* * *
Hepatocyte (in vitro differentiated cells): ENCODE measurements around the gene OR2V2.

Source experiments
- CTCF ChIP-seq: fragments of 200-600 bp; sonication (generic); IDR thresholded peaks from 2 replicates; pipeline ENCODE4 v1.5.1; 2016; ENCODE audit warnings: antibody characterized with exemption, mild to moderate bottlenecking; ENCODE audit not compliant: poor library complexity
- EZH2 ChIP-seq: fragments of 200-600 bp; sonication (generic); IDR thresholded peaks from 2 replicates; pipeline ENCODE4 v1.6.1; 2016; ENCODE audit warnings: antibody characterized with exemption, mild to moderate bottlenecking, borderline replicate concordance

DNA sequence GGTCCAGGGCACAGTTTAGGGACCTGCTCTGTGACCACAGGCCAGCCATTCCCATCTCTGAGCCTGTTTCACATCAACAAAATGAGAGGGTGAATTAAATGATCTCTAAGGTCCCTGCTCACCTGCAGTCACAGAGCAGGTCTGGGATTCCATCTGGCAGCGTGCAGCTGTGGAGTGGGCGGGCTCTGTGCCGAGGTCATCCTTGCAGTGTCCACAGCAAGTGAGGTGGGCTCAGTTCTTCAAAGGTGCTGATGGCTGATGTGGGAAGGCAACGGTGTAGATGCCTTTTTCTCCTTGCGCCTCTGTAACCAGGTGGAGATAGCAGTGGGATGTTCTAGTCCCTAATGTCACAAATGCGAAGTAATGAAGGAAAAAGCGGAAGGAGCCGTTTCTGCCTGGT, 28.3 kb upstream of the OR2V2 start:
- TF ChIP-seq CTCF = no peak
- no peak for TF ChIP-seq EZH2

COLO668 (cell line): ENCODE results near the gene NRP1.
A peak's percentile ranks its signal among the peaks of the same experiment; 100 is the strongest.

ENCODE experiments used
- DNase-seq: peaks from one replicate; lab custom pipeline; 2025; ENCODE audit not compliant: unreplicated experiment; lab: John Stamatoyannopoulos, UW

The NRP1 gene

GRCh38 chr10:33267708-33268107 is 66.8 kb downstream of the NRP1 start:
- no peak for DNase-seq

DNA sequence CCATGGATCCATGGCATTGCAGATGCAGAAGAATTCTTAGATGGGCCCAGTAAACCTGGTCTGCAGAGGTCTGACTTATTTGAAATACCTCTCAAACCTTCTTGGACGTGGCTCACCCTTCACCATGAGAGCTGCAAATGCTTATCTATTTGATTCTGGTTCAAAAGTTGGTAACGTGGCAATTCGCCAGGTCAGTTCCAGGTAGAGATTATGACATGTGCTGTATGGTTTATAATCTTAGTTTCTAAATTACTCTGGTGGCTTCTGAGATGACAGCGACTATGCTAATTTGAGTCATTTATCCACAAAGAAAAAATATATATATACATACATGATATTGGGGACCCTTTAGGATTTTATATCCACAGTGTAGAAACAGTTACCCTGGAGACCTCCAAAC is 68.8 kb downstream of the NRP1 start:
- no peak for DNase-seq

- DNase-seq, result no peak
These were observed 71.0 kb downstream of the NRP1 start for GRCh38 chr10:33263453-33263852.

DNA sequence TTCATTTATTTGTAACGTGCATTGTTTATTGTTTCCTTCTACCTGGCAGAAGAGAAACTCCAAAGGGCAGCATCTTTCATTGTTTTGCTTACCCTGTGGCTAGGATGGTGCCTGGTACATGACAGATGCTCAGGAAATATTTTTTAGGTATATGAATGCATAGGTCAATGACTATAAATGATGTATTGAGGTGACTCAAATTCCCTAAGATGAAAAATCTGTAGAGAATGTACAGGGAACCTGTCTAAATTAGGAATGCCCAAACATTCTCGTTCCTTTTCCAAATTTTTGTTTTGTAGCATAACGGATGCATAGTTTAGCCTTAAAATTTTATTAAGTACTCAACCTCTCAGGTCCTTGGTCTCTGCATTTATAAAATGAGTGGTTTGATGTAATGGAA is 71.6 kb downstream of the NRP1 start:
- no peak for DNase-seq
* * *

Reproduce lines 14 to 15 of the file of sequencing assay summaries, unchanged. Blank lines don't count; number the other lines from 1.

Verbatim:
- no peak for DNase-seq

DNA sequence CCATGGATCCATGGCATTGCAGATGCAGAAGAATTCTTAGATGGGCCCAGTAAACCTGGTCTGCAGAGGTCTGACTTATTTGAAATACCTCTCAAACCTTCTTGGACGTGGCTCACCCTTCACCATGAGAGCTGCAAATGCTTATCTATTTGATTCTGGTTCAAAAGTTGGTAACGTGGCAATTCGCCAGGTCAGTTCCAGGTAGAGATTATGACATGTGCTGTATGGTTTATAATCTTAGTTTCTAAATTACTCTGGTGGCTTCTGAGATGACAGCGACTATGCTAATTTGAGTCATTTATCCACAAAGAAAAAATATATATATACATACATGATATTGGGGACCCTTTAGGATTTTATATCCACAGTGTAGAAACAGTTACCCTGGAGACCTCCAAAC is 68.8 kb downstream of the NRP1 start: